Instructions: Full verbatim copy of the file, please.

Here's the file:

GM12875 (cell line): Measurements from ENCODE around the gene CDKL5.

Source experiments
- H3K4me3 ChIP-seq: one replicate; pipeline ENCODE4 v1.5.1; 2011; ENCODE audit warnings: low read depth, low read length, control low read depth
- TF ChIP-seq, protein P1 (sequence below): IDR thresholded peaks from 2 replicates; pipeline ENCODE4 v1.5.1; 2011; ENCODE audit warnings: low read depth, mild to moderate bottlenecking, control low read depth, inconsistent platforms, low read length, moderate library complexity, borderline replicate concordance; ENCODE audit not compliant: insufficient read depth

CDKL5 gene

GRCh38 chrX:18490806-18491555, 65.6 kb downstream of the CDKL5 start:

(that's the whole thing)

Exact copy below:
GM12875 (cell line): Measurements from ENCODE around the gene CDKL5.

Source experiments
- H3K4me3 ChIP-seq: one replicate; pipeline ENCODE4 v1.5.1; 2011; ENCODE audit warnings: low read depth, low read length, control low read depth
- TF ChIP-seq, protein P1 (sequence below): IDR thresholded peaks from 2 replicates; pipeline ENCODE4 v1.5.1; 2011; ENCODE audit warnings: low read depth, mild to moderate bottlenecking, control low read depth, inconsistent platforms, low read length, moderate library complexity, borderline replicate concordance; ENCODE audit not compliant: insufficient read depth

CDKL5 gene

GRCh38 chrX:18490806-18491555, 65.6 kb downstream of the CDKL5 start: